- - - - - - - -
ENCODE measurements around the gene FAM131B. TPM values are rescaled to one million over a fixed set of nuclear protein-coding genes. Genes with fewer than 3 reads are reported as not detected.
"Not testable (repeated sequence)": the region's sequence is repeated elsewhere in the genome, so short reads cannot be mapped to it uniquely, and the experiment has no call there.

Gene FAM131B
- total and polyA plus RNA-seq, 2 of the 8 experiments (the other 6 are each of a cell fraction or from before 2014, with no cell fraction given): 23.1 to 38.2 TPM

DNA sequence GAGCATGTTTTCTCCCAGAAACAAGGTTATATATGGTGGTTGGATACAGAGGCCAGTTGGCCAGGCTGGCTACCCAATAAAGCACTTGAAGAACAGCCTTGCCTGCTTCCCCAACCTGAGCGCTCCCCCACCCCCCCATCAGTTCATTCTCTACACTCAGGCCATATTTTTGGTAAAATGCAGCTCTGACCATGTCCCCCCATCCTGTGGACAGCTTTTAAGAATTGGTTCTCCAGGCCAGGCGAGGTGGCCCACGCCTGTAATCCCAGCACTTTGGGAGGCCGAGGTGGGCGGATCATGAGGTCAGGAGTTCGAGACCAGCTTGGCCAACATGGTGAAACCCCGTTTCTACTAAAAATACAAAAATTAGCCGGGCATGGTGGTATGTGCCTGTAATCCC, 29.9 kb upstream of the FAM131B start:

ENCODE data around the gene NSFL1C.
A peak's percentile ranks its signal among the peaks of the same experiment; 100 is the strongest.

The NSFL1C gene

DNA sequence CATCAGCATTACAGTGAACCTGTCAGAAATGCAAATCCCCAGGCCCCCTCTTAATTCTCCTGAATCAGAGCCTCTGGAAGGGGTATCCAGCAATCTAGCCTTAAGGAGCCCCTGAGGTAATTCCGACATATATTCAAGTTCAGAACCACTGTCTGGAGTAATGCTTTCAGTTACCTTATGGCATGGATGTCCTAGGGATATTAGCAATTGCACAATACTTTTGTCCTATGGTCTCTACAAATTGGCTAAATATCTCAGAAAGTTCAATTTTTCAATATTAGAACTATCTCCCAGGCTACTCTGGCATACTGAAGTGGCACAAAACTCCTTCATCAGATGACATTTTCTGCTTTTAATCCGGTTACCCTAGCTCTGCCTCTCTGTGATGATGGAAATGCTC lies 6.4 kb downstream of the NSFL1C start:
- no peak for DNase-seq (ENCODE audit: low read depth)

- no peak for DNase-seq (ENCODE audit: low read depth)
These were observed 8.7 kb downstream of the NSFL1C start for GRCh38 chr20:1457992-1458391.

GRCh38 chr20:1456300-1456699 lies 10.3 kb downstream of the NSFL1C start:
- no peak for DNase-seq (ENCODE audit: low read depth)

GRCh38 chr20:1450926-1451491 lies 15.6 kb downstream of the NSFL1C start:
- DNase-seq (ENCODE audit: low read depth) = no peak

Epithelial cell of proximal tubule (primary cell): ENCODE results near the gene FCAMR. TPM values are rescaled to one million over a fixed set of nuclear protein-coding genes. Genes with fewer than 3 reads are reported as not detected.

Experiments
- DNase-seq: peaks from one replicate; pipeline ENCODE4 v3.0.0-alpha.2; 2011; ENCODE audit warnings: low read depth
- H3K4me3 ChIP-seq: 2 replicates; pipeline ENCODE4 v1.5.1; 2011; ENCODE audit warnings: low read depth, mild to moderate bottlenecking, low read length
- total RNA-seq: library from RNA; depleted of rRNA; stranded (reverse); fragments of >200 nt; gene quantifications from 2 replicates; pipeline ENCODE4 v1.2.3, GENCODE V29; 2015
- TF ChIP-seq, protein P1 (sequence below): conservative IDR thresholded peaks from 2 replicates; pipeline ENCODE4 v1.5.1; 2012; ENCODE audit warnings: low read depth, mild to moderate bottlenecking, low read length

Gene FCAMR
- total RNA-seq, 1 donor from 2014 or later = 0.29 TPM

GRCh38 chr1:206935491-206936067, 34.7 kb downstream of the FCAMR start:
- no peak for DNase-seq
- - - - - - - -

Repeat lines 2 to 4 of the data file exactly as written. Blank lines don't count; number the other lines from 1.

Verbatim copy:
"Not testable (repeated sequence)": the region's sequence is repeated elsewhere in the genome, so short reads cannot be mapped to it uniquely, and the experiment has no call there.

Gene FAM131B
- total and polyA plus RNA-seq, 2 of the 8 experiments (the other 6 are each of a cell fraction or from before 2014, with no cell fraction given): 23.1 to 38.2 TPM